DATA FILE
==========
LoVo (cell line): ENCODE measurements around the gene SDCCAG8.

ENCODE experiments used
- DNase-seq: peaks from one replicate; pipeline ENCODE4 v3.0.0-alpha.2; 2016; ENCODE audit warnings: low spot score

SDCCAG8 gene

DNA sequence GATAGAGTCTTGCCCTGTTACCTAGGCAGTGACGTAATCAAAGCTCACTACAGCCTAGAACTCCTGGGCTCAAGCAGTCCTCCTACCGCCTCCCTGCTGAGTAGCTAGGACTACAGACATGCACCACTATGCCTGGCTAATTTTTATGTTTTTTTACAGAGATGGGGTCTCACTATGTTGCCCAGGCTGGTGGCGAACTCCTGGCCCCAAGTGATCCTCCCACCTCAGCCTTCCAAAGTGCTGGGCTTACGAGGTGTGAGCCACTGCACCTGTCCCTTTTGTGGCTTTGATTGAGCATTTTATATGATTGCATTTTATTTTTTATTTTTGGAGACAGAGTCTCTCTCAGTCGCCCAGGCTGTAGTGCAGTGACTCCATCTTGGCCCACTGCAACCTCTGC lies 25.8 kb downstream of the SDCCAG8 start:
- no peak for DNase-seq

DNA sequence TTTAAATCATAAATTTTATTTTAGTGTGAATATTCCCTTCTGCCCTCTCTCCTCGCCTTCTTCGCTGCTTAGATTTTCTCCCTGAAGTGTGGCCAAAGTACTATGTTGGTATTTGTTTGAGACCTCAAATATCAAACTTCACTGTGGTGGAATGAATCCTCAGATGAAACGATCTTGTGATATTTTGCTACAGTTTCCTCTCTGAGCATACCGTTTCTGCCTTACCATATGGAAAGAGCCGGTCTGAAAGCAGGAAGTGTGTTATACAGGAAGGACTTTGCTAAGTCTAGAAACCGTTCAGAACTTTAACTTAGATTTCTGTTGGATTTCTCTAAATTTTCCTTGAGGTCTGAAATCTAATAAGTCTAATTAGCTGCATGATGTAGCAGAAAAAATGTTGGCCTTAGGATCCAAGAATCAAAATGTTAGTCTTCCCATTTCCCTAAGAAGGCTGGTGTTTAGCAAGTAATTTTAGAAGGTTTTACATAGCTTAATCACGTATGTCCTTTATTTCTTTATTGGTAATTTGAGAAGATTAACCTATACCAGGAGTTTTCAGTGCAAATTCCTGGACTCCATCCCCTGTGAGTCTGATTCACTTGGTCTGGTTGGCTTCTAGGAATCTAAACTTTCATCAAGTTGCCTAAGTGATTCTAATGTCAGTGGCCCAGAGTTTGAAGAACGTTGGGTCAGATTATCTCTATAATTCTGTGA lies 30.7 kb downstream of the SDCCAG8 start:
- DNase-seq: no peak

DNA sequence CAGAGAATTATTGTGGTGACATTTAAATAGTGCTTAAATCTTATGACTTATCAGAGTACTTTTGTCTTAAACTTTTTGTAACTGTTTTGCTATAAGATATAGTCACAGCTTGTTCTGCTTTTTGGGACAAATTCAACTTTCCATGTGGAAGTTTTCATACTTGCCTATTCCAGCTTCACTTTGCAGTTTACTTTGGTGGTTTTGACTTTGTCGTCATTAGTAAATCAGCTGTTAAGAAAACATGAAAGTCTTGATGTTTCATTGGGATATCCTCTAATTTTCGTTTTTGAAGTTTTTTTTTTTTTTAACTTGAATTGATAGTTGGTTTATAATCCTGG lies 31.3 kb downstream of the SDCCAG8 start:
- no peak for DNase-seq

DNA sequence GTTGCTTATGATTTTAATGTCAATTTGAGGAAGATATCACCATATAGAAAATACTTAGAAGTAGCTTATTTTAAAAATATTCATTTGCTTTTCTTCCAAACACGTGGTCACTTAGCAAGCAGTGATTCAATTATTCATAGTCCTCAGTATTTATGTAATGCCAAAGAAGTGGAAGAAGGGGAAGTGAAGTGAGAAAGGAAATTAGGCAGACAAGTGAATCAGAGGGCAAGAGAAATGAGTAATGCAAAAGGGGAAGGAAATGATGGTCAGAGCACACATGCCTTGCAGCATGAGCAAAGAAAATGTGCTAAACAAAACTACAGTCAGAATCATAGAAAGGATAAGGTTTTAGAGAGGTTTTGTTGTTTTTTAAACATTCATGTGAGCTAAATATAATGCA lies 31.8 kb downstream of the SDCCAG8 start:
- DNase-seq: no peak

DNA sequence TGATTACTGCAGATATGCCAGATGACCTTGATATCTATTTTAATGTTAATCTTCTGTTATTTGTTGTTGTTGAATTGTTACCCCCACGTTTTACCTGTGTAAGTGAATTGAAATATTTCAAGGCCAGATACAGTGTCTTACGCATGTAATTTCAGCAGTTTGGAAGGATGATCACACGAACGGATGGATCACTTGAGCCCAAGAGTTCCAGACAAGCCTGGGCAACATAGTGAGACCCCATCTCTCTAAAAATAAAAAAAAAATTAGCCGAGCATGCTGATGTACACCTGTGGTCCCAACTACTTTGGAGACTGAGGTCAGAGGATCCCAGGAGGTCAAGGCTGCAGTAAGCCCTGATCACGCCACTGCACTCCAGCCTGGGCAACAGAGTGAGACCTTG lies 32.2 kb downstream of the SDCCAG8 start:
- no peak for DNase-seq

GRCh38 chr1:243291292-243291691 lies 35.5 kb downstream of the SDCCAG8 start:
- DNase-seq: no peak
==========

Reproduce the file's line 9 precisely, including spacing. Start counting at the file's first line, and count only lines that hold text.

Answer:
DNA sequence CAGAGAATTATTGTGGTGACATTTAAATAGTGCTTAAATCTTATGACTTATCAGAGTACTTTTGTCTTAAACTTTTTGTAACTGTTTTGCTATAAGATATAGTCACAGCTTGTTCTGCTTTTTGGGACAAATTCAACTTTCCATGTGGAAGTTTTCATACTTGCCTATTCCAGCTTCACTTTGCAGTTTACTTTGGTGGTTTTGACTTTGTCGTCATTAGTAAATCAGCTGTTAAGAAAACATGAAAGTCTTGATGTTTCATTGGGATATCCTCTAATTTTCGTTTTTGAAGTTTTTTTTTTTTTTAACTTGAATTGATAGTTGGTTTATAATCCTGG lies 31.3 kb downstream of the SDCCAG8 start: